However, this has not been without its cost — more than 4,200 peacekeepers have laid down their lives in the service of the blue flag, she said. These brave men and women — who came from different parts of the world, practice different faiths and follow different cultures — were united by the cause of peace, their spirit of selfless sacrifice, professionalism and resolve. “They made the supreme sacrifice in the pursuit of mandates that we as Member States requested them to carry out,” she said, emphasizing that the memorial wall will be a constant reminder of the cost of Members’ decisions.
By the resolution, which was adopted without a vote, the Assembly welcomed Member States’ initiative to establish — within three years of the text’s adoption — a memorial wall at United Nations Headquarters in New York honouring the memory of fallen peacekeepers. In deciding that its planning, construction, upkeep and maintenance will be funded entirely from voluntary contributions, the Assembly invited interested Member States to provide voluntary contributions to that end. It also decided to give prominence to the memorial wall by including it in the solemn ceremonies conducted on the International Day of United Nations Peacekeepers and other United Nations peacekeeping-related events.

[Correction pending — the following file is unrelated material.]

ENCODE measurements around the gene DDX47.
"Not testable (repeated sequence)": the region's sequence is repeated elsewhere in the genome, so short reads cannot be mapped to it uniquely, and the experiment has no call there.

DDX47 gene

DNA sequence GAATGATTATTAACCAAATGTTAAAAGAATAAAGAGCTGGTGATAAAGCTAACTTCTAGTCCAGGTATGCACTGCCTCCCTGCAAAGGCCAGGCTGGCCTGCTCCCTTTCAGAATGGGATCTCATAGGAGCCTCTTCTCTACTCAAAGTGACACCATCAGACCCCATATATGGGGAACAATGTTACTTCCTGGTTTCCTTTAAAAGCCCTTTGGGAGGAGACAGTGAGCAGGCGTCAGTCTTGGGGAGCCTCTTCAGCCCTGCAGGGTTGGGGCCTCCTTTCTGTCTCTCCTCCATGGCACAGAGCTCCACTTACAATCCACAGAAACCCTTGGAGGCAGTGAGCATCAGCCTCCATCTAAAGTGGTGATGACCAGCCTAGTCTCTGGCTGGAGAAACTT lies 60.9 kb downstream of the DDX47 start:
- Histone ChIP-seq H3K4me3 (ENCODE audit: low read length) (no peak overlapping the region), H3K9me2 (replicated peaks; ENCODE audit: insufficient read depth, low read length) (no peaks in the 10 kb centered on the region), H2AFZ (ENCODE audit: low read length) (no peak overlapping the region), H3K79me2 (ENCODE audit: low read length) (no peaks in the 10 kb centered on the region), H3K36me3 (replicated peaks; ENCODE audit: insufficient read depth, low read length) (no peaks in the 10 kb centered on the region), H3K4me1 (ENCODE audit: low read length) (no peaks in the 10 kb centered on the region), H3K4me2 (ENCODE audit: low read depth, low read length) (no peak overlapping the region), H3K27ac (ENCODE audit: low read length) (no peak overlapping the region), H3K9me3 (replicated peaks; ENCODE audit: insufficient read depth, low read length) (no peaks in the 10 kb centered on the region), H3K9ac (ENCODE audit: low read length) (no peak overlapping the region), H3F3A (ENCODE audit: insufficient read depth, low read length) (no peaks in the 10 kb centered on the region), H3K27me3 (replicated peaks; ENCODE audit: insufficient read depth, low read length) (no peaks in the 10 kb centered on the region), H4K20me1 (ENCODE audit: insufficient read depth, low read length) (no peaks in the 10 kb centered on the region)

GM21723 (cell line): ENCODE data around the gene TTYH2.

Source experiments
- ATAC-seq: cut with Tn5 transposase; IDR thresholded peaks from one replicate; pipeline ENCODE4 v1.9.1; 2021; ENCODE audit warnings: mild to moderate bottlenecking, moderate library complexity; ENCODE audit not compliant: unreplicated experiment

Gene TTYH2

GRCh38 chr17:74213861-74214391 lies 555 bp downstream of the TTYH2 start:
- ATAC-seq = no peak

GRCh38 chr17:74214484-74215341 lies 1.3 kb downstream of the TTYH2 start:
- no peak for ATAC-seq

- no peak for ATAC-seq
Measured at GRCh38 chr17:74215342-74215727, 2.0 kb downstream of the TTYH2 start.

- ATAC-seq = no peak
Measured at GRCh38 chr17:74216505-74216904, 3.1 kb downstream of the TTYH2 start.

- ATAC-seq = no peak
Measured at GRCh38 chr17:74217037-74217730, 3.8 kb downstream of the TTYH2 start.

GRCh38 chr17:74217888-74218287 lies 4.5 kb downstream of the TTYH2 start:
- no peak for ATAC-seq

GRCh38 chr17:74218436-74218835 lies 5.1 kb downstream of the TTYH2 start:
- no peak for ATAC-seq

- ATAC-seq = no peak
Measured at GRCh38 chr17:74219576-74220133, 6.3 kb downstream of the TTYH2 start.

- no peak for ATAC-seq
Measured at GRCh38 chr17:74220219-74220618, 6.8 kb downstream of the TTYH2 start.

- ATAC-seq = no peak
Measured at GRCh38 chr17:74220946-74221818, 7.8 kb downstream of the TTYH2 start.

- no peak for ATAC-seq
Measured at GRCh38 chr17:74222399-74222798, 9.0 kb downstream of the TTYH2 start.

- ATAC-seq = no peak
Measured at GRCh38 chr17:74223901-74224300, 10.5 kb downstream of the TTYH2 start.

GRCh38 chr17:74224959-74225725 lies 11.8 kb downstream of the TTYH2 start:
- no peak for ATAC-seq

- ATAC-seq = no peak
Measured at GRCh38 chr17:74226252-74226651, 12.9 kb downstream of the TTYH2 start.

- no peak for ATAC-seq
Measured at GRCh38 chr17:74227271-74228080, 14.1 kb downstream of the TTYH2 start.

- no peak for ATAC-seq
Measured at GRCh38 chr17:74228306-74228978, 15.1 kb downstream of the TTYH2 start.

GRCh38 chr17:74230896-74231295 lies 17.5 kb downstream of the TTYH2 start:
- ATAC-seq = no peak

The General Assembly will reconvene at 10 a.m. on Thursday, 15 June, for its high-level debate on “Equal access to justice for all: advancing reforms for peaceful, just and inclusive societies”.